I HAVE received a letter from Scottish Gas in which they state they will charge me extra for sending me a reminder requesting payment of an outstanding balance.

The letter states "... to cover our costs of contacting you again, we’ve now charged you £13.00, which will be shown on your next bill".

First, I ask: is this legal and legitimate?

But secondly, and more importantly, can I add £13 contra-charge to Scottish Gas for every time I have failed to reach them by phone (despite hanging on for ages, and being told incessantly "your call is important to us")?

If so, I look forward to being a very wealthy man.

Robin M Brown, Milngavie.

📝 Sign up for our Letter of the Day newsletter and receive our Letters Editor's choice every weekday at 8pm.

Get insight from fellow readers and join in on what has Scotland talking. Exclusive responses to our writers and spirited debate on a whole host of issues will be sent directly to your inbox.

👉 Click here to sign up

Lightbulb moment

YES, £60 to change a light bulb makes a good headline ("Cleaning firm is accused of charging £60 to change bulbs", The Herald, May 29) but is a bit unfair on the service company carrying out the work That £60 covers the overheads, the office staff support, the people who come out to do job, the van they come in, the tools they use, their national insurance payments, their wages and no doubt other hidden costx in running a business.

Perhaps the headline should have been about why they were obliged to call someone out to do a simple task they could do themselves. A typical modern cost of health and safety rules overkill?

Douglas Jardine, Bishopbriggs.

Read more: Lorna Slater should listen to the wisdom of Herald readers

The stellar Selling

I AM saddened by Sunday's retirement of the incomparable Jeff Stelling of Sky Sports.

For decades programmes coming up from London only highlighted the Old Firm. Gradually they mentioned the bigger Premiership clubs. Scottish football fans were second-class citizens. That was before the arrival of Jeff, with his encyclopaedic knowledge of Scottish football.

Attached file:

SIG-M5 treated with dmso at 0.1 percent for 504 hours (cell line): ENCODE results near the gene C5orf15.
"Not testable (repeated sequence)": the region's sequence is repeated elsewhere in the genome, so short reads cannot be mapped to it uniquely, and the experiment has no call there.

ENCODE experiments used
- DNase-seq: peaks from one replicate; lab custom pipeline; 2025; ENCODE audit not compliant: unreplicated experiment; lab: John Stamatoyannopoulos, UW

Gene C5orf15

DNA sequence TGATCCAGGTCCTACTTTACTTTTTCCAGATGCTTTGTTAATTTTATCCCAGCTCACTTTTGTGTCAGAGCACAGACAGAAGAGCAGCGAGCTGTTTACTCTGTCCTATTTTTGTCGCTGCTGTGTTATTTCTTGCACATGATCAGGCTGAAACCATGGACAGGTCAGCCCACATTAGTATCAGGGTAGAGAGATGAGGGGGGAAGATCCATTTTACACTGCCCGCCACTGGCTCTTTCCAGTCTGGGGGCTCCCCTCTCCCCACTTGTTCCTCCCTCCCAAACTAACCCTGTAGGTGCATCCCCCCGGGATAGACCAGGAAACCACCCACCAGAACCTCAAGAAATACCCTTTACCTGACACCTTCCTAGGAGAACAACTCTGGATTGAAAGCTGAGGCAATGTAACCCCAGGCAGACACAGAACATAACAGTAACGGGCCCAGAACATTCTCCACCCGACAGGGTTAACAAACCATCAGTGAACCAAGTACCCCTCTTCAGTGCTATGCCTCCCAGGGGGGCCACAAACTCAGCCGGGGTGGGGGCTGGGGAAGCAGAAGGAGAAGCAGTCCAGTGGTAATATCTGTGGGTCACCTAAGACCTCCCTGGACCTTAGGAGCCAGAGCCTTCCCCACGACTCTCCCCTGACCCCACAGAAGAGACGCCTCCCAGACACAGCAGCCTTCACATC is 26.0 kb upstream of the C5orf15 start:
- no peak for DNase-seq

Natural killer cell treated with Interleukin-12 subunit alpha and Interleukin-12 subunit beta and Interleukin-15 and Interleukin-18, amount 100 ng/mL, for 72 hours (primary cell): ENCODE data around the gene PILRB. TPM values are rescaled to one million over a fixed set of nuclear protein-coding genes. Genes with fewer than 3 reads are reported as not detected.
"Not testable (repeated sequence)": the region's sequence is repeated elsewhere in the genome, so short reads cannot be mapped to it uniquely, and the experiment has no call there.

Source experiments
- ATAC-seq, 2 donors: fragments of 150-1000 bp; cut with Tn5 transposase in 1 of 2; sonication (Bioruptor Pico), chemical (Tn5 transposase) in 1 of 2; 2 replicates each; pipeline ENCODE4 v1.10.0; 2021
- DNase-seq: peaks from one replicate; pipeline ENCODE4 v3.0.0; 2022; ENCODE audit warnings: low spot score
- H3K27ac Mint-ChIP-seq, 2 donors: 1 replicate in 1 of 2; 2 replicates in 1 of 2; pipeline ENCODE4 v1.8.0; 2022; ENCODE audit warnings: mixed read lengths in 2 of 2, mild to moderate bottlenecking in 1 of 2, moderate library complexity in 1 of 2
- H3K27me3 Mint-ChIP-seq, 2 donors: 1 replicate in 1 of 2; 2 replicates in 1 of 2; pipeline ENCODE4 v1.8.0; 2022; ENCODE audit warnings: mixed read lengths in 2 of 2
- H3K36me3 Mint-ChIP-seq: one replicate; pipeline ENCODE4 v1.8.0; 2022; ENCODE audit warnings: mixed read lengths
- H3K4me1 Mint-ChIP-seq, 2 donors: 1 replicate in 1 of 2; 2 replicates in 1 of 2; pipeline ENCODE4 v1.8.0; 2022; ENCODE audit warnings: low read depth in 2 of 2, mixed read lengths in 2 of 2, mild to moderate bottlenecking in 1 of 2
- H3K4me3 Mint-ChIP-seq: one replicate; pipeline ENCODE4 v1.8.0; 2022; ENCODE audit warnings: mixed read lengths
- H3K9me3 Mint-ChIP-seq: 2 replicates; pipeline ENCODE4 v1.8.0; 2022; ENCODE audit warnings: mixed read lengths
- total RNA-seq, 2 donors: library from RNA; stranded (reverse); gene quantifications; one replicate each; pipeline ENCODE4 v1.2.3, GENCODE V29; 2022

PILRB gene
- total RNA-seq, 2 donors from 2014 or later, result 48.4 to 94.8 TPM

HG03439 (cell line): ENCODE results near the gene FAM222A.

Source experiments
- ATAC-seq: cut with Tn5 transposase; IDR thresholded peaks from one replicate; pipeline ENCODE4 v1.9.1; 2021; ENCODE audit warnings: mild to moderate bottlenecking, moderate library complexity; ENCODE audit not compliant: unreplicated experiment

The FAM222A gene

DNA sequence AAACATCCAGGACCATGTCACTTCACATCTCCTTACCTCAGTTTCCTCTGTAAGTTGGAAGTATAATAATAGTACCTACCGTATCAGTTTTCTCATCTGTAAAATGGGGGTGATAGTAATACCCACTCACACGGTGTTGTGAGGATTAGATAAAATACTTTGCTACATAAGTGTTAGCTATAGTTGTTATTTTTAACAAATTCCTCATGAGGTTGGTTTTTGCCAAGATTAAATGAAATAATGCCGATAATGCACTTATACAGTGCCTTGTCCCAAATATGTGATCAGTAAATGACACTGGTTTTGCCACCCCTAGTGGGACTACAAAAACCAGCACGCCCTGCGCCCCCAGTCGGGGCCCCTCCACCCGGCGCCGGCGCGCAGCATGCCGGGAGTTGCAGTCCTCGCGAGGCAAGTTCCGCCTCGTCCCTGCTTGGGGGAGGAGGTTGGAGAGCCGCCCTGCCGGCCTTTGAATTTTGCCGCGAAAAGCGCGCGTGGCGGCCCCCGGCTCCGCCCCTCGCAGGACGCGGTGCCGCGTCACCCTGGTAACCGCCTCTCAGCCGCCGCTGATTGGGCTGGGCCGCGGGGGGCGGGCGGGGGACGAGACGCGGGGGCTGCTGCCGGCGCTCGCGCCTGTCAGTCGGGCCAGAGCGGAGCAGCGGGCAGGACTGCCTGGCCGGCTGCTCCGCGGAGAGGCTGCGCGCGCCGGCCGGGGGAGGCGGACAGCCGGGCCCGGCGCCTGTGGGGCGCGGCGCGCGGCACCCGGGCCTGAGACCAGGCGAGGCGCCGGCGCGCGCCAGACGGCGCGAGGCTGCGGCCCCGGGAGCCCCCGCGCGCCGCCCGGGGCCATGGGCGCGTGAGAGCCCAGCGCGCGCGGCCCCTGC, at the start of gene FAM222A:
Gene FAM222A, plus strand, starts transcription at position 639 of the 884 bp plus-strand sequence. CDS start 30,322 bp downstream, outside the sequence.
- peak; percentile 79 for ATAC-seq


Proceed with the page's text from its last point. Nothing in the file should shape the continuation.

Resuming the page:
His sympathy for little clubs derived from his own genuine love of hometown club Hartlepool. He would interrupt a discussion on Manchester City or Arsenal if Hartlepool had scored, adding considerably to the fun.

But he would speak knowledgeably of smaller Scottish clubs. This had been unheard of.

He will be much missed. "Unbelievable, Jeff!" indeed.

John Lloyd, Inverkeithing.

A blue do

YOUR heading "Green and blue?" on Rod MacCowan's letter (May 27) reminded me of a friend who, on the day Celtic won the Scottish Premiership, found a wallet in a taxi. The wallet contained £700 in cash, and personal details. On phoning the owner, my friend was told to take £100 as a reward. The owner then said: "Hang on, are you green or blue?". "Blue," was the answer. "Then take £40," said the still-paralytic celebrant.

Life in Glasgow.

David Miller, Milngavie.

Don't ask us...

WHEN I collected my Herald from the local newsagent this morning, I couldn’t stop myself from having a wry smile at Mark Smith’s front page teaser, "Why Lorna Slater should listen to wisdom of Herald readers", since it is my experience that those who subscribe to your Letters Pages have such diverse views on most subjects, that we couldn’t be trusted to put together the ingredients for a punch bowl at a party.

Francis Deigman, Erskine.